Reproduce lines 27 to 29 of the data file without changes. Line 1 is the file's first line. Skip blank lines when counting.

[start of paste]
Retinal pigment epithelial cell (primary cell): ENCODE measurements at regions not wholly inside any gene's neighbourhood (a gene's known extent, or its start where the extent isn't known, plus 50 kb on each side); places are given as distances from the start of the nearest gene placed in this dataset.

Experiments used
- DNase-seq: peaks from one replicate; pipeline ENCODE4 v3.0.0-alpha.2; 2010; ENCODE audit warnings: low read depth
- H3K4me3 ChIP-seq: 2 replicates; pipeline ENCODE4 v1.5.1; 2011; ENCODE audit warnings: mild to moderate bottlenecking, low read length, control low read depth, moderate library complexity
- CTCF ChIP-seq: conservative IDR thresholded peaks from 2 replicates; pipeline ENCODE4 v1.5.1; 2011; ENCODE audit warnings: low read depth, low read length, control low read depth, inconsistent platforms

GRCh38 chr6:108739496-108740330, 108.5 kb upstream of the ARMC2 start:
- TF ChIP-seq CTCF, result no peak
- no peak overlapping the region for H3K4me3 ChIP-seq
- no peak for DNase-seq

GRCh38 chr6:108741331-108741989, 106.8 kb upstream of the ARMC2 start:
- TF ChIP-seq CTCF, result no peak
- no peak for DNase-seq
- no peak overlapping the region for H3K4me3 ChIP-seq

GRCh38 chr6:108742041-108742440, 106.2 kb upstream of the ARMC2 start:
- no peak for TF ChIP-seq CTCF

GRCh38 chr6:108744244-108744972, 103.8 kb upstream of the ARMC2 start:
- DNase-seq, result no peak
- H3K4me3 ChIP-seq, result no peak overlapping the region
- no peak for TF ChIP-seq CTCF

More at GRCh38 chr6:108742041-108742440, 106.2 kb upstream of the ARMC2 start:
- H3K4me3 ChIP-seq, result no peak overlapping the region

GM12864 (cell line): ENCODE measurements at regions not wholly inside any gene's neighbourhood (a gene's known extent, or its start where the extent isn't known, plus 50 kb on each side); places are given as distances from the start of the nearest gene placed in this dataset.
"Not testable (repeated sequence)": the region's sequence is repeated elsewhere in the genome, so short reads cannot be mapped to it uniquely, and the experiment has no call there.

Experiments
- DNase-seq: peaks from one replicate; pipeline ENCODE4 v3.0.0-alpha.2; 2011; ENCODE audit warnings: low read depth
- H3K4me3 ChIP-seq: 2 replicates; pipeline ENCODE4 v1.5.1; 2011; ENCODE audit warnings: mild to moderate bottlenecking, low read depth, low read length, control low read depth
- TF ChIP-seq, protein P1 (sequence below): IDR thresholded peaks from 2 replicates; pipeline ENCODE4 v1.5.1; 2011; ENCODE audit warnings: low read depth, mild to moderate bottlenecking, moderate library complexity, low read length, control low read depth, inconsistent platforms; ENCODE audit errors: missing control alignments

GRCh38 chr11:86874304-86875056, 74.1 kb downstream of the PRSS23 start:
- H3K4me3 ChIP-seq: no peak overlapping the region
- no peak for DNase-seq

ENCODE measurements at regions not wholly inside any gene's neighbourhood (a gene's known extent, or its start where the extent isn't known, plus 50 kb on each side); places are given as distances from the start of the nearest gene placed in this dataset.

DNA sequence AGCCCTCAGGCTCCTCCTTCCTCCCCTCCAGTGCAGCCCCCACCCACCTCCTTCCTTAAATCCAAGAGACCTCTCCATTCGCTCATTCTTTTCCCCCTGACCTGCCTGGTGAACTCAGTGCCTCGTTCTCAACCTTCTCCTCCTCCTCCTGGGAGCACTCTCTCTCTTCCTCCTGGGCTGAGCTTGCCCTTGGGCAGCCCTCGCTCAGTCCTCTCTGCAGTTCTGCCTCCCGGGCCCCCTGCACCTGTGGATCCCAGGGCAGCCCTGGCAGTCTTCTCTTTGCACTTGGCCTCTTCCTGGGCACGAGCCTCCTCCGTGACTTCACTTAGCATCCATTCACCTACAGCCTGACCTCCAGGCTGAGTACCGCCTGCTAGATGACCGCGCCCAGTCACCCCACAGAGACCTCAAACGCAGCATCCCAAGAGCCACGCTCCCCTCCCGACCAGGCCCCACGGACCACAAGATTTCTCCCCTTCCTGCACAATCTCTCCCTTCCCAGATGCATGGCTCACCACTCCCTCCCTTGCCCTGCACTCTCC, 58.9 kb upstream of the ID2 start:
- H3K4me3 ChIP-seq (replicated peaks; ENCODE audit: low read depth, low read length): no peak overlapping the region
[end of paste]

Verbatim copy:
- TF ChIP-seq, protein P1 (sequence below): IDR thresholded peaks from 2 replicates; pipeline ENCODE4 v1.5.1; 2011; ENCODE audit warnings: low read depth, mild to moderate bottlenecking, moderate library complexity, low read length, control low read depth, inconsistent platforms; ENCODE audit errors: missing control alignments

GRCh38 chr11:86874304-86875056, 74.1 kb downstream of the PRSS23 start:
- H3K4me3 ChIP-seq: no peak overlapping the region